Boris Johnson’s inaugural prime ministerial speech last summer reignited the GM debate among farmers, with disease resistance, insect resistance and drought tolerance all cited. I don’t believe any of this is necessary.
Science in the mid-20th century told farmers to use a fantastic array of artificial inputs. Yet we now have a wealth of agronomic issues stemming from the scientifically based “green revolution”.
Yes, we did produce more calories from the land, in a simpler, systemic way. But we now need to consume twice the calories we did 60 years ago for the same nutritional content.
This science-based revolution led to fields growing in size, with hedgerows being ripped out – the complete desertification of the British countryside.
But this systems approach to agriculture is now broken. Fungicides are being revoked for issues related to human health; herbicides barely function; insecticides don’t work on target species (but do a cracking job on beneficials).
In order to maintain this simple, minimal-labour approach to farming, some say the answer is GM. That will create resistance to disease and pests, plus better natural scavenging for fertility. Sorted!
Actually, what GM is doing is trying to fix a bad approach to agriculture that governments all around the world have encouraged since the end of the Second World War. Rather than understanding what we are doing wrong, we are trying to enable an unecological farming model to persist.
We are constantly told that we must feed the world – another myth governments are happy to spin. There is a direct correlation between civil unrest and food price, so unsurprisingly, politicians want to keep the food price down, achieved by subsidised oversupply.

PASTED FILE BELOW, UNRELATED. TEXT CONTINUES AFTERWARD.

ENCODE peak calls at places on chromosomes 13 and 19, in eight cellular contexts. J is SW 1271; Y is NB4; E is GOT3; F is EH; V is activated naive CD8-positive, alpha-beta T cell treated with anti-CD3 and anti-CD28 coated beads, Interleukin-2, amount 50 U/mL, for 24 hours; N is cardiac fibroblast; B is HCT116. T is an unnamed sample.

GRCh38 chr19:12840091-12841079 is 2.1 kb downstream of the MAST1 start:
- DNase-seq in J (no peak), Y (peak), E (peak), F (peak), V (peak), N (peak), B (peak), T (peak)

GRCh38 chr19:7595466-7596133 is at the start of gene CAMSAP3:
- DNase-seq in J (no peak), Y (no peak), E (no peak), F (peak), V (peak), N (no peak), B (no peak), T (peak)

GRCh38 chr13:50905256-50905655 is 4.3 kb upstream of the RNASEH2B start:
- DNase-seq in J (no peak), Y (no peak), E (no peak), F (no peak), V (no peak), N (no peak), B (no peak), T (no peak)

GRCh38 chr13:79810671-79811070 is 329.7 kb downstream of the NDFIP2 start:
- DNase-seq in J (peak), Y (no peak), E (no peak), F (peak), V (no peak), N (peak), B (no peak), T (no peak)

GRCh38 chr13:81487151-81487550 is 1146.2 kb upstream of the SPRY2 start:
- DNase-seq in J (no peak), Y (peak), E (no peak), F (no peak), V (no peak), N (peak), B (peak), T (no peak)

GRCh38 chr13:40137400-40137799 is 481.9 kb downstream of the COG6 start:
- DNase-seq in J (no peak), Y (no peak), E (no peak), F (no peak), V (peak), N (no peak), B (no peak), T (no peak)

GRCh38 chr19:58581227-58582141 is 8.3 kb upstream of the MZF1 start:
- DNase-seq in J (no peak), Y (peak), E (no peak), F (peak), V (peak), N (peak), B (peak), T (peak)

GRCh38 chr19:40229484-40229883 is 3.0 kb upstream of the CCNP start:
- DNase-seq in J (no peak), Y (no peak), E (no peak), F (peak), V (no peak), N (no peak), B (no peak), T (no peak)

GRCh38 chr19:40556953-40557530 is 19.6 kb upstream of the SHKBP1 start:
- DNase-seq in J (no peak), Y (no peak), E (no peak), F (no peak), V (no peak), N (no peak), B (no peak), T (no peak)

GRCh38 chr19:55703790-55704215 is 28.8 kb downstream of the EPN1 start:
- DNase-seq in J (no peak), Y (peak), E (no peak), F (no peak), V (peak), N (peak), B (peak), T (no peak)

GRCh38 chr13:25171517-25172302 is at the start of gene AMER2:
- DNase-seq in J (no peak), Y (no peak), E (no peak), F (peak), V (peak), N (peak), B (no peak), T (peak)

I have a different vision of what farming should look like.
We all know that we need to plant more trees, so I suggest agroforestry, with tree lanes providing food, fibre and a beautiful habitat for ecology to flourish. The tree lanes mitigate airborne disease, as well as harbouring numerous beneficials.
And what about the re-incorporation of livestock? Mixed farming is pretty spectacular for ecology on farms, when done correctly, and adds back that layer of fertility.
This approach to farming requires vigilance – perhaps a smaller farm, with more people working it.
But am I being naïve here? Perhaps we don’t want more people on the land, understanding the value of food and where it comes from.
Perhaps it is better for farmers if the public think food comes from the supermarket, better that it requires only one man per 2,000ha to farm. GM enables this. GM is the answer.
Except it isn’t. So many societal and cultural problems exist due to our disconnect with food, and GM will exacerbate this.
What about GM to help address drought and heat tolerance? I agree this could be useful, although still unnecessary.
Trees and cover crops can mitigate climatic extremes, but if this isn’t enough, perhaps we could change our diet?
We should be eating food that the land around us is capable of producing, not just what we want to grow.
The hidden side effects of GM are unknown. I am concerned that some of the issues won’t be realised for 50 to 100 years.
But I can say with certainly that GM won’t ever be grown on my farm. I implore farmers to think outside the box and use the one tool that always has your back and never charges for its services – nature.
George Young is an Essex farmer and blogger